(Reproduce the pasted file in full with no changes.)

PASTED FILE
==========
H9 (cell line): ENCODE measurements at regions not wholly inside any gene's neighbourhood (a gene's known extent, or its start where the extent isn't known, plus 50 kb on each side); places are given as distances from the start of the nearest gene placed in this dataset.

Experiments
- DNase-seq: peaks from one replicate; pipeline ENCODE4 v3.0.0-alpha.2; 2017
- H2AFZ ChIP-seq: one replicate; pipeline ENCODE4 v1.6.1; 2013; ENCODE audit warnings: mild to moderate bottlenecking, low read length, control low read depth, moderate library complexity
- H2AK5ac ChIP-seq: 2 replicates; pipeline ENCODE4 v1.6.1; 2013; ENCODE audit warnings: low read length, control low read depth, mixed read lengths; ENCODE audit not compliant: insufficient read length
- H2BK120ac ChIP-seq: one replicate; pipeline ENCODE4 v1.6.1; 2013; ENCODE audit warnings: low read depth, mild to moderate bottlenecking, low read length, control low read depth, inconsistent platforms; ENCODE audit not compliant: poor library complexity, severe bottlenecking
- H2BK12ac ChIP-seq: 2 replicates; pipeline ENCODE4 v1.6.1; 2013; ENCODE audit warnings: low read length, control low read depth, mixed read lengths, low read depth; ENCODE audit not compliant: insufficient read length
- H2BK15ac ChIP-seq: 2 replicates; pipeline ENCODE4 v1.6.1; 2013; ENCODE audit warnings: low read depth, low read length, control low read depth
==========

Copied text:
H9 (cell line): ENCODE measurements at regions not wholly inside any gene's neighbourhood (a gene's known extent, or its start where the extent isn't known, plus 50 kb on each side); places are given as distances from the start of the nearest gene placed in this dataset.

Experiments
- DNase-seq: peaks from one replicate; pipeline ENCODE4 v3.0.0-alpha.2; 2017
- H2AFZ ChIP-seq: one replicate; pipeline ENCODE4 v1.6.1; 2013; ENCODE audit warnings: mild to moderate bottlenecking, low read length, control low read depth, moderate library complexity
- H2AK5ac ChIP-seq: 2 replicates; pipeline ENCODE4 v1.6.1; 2013; ENCODE audit warnings: low read length, control low read depth, mixed read lengths; ENCODE audit not compliant: insufficient read length
- H2BK120ac ChIP-seq: one replicate; pipeline ENCODE4 v1.6.1; 2013; ENCODE audit warnings: low read depth, mild to moderate bottlenecking, low read length, control low read depth, inconsistent platforms; ENCODE audit not compliant: poor library complexity, severe bottlenecking
- H2BK12ac ChIP-seq: 2 replicates; pipeline ENCODE4 v1.6.1; 2013; ENCODE audit warnings: low read length, control low read depth, mixed read lengths, low read depth; ENCODE audit not compliant: insufficient read length
- H2BK15ac ChIP-seq: 2 replicates; pipeline ENCODE4 v1.6.1; 2013; ENCODE audit warnings: low read depth, low read length, control low read depth